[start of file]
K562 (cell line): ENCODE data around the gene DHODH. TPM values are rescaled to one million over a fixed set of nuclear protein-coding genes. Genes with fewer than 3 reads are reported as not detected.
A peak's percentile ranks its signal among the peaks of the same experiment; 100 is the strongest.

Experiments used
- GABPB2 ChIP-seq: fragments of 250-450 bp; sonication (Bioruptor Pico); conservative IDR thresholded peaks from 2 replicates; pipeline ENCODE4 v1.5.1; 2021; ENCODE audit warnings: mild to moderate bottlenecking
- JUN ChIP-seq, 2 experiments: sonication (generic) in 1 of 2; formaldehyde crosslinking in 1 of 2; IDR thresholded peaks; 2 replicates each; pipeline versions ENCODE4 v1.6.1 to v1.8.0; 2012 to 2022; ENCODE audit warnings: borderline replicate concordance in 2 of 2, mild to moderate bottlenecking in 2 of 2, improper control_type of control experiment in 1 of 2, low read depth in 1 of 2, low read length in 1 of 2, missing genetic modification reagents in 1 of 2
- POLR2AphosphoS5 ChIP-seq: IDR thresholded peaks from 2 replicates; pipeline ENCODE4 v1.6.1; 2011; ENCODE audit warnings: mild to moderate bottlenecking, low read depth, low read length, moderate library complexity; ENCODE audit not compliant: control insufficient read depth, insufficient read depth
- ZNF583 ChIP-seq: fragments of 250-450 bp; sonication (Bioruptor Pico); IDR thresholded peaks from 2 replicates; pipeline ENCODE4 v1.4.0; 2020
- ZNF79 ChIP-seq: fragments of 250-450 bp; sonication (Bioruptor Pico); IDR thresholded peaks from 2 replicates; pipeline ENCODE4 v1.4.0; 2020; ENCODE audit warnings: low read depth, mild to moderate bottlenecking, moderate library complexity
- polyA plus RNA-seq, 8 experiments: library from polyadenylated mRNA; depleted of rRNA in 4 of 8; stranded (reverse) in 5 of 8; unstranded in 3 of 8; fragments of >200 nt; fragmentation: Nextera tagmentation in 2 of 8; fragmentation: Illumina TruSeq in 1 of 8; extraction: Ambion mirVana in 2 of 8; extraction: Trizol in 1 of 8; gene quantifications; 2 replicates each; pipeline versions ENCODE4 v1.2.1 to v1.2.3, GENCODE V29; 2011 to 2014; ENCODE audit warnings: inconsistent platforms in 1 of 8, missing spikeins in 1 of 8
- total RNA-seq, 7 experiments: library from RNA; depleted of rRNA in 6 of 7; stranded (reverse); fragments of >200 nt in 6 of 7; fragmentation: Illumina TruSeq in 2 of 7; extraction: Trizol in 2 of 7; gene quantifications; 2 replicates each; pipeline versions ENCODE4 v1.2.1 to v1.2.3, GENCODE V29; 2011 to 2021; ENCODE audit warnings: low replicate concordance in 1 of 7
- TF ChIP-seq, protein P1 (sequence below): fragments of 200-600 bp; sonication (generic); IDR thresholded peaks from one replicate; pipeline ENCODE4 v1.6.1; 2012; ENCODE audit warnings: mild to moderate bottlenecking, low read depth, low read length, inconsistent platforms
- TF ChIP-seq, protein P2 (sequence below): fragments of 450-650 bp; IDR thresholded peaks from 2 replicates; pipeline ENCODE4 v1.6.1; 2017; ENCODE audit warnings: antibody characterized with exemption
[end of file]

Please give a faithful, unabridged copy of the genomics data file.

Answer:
K562 (cell line): ENCODE data around the gene DHODH. TPM values are rescaled to one million over a fixed set of nuclear protein-coding genes. Genes with fewer than 3 reads are reported as not detected.
A peak's percentile ranks its signal among the peaks of the same experiment; 100 is the strongest.

Experiments used
- GABPB2 ChIP-seq: fragments of 250-450 bp; sonication (Bioruptor Pico); conservative IDR thresholded peaks from 2 replicates; pipeline ENCODE4 v1.5.1; 2021; ENCODE audit warnings: mild to moderate bottlenecking
- JUN ChIP-seq, 2 experiments: sonication (generic) in 1 of 2; formaldehyde crosslinking in 1 of 2; IDR thresholded peaks; 2 replicates each; pipeline versions ENCODE4 v1.6.1 to v1.8.0; 2012 to 2022; ENCODE audit warnings: borderline replicate concordance in 2 of 2, mild to moderate bottlenecking in 2 of 2, improper control_type of control experiment in 1 of 2, low read depth in 1 of 2, low read length in 1 of 2, missing genetic modification reagents in 1 of 2
- POLR2AphosphoS5 ChIP-seq: IDR thresholded peaks from 2 replicates; pipeline ENCODE4 v1.6.1; 2011; ENCODE audit warnings: mild to moderate bottlenecking, low read depth, low read length, moderate library complexity; ENCODE audit not compliant: control insufficient read depth, insufficient read depth
- ZNF583 ChIP-seq: fragments of 250-450 bp; sonication (Bioruptor Pico); IDR thresholded peaks from 2 replicates; pipeline ENCODE4 v1.4.0; 2020
- ZNF79 ChIP-seq: fragments of 250-450 bp; sonication (Bioruptor Pico); IDR thresholded peaks from 2 replicates; pipeline ENCODE4 v1.4.0; 2020; ENCODE audit warnings: low read depth, mild to moderate bottlenecking, moderate library complexity
- polyA plus RNA-seq, 8 experiments: library from polyadenylated mRNA; depleted of rRNA in 4 of 8; stranded (reverse) in 5 of 8; unstranded in 3 of 8; fragments of >200 nt; fragmentation: Nextera tagmentation in 2 of 8; fragmentation: Illumina TruSeq in 1 of 8; extraction: Ambion mirVana in 2 of 8; extraction: Trizol in 1 of 8; gene quantifications; 2 replicates each; pipeline versions ENCODE4 v1.2.1 to v1.2.3, GENCODE V29; 2011 to 2014; ENCODE audit warnings: inconsistent platforms in 1 of 8, missing spikeins in 1 of 8
- total RNA-seq, 7 experiments: library from RNA; depleted of rRNA in 6 of 7; stranded (reverse); fragments of >200 nt in 6 of 7; fragmentation: Illumina TruSeq in 2 of 7; extraction: Trizol in 2 of 7; gene quantifications; 2 replicates each; pipeline versions ENCODE4 v1.2.1 to v1.2.3, GENCODE V29; 2011 to 2021; ENCODE audit warnings: low replicate concordance in 1 of 7
- TF ChIP-seq, protein P1 (sequence below): fragments of 200-600 bp; sonication (generic); IDR thresholded peaks from one replicate; pipeline ENCODE4 v1.6.1; 2012; ENCODE audit warnings: mild to moderate bottlenecking, low read depth, low read length, inconsistent platforms
- TF ChIP-seq, protein P2 (sequence below): fragments of 450-650 bp; IDR thresholded peaks from 2 replicates; pipeline ENCODE4 v1.6.1; 2017; ENCODE audit warnings: antibody characterized with exemption